FIG. 5 illustrates prisms 500 and 505 rotated equally in opposite directions to produce a magnification effect only. In contrast, prisms 510 and 515 are rotated by unequal amounts, resulting in a combined magnification and angular deviation effect. Due to the complexity of the math, a look-up table is used to run the control loop, rather than using explicit formulas. The prism pair mechanism can also be used to correct errors if the incident beam points along the correct axis but the exiting beam is not parallel to the incident beam. Either of the above-mentioned errors can be corrected by having dual beam position sensors to measure the beam deviation angle and iteratively adjusting the beam size and steering mechanism to simultaneously minimize both magnification and pointing angle errors.

A second advantage of the inventive system is that beam magnification and steering are performed by the same set of elements. Prior systems performed beam shaping using two groups of cylindrical lenses, whereas beam steering was done with two separate motorized tip/tilt mechanisms using plano mirrors to produce the required beam angle and/or beam offset. In addition, the use of the wedge prisms of the present invention yields advantages over prior beam steering apparatus and methods as follows:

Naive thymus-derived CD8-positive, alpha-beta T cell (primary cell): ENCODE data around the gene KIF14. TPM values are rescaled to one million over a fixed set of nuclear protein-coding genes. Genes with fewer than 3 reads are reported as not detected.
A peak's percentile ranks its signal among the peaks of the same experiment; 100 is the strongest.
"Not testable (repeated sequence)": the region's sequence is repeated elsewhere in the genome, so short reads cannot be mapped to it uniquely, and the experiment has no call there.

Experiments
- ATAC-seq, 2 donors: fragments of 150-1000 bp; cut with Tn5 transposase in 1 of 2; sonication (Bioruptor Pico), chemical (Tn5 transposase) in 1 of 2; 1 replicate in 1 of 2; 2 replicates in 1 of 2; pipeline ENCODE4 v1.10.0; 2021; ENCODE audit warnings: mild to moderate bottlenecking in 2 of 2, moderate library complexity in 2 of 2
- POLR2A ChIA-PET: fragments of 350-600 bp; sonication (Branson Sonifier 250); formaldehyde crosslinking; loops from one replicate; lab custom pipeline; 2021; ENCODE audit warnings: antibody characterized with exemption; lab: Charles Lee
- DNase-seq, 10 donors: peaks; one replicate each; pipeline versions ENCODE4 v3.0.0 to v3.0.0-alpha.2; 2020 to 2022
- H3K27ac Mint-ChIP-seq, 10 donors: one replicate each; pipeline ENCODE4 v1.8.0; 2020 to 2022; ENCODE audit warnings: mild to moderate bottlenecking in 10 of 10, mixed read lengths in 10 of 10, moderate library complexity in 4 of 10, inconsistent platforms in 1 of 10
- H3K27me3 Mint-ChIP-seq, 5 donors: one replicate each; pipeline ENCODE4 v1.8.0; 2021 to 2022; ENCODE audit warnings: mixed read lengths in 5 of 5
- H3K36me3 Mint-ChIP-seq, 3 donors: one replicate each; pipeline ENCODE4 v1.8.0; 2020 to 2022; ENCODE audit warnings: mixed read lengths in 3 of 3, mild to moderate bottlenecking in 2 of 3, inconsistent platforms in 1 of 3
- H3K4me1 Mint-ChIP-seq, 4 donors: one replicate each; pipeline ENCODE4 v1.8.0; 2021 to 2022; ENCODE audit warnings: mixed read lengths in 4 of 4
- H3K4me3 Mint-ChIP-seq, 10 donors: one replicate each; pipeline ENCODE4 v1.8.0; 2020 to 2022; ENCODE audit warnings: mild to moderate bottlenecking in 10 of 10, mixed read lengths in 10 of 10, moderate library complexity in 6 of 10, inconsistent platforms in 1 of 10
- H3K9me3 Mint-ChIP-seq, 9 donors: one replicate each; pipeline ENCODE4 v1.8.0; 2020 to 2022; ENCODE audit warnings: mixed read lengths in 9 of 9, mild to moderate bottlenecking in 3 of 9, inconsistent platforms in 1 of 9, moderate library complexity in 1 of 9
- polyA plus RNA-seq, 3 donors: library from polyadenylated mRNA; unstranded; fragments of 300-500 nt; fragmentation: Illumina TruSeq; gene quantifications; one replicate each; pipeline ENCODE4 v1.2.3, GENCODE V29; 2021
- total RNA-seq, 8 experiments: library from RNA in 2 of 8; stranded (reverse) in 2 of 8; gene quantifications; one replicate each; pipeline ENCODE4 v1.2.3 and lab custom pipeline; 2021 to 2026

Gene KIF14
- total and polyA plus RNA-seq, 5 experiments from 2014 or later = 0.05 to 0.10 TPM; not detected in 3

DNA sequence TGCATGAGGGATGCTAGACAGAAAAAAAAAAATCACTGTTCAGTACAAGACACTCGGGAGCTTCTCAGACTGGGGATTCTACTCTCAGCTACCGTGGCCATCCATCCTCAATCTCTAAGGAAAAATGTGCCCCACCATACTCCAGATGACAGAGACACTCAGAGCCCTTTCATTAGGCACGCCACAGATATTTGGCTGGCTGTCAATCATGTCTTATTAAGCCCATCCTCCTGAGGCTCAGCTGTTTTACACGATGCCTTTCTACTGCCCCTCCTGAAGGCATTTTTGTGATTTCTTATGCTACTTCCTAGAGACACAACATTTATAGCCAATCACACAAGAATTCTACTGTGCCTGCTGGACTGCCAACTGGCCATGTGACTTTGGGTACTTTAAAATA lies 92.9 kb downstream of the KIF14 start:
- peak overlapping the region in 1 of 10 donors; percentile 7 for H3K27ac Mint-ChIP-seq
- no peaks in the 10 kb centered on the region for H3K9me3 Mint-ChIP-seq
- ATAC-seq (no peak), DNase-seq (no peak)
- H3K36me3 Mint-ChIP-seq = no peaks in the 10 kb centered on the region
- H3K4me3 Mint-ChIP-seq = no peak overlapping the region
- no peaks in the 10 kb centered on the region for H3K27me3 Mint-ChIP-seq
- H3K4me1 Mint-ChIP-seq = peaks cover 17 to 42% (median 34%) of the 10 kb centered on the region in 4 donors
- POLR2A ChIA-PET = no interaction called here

Traditional methods of beam steering require tilting a folding mirror about a transverse (X or Y) axis defined by each fold mirror mount's tip/tilt mechanism, which may not be orthogonal to each other. This can cause substantial errors in beam deflection. In contrast, the prism pairs of the present invention can only apply large beam deviations in a plane which contains the large wedge of the prism. (In the illustrative case, each prism has approximately 30 degrees of wedge). Therefore, even if there are errors associated with rotation of the prism about an axis not entirely in the plane of the wedge angle, the beam will only deflect, in terms of beam angle change, along the wedge angle. Since the wedge is precisely controlled and measured optically, out of plane wedge manufacturing error can be minimized quite easily. This means that cross-talk in tip/tilt mechanisms is greatly reduced, allowing centroid finding and alignment algorithms to have independent XY control. Although generally both prisms in each anamorphic prism pair assembly are rotated in opposite directions to maintain input to output beam parallelism, for small incident beam pointing errors, e.g., associated with thermally-induced laser drift, only one prism from each pair needs to be rotated to reestablish the correct optical beam axis: While there is a change in magnification with small rotation of the final prism in each prism pair, this error is small enough such that thermally induced changes in beam pointing only require steering adjustment using one prism and not magnification adjustment using both prisms.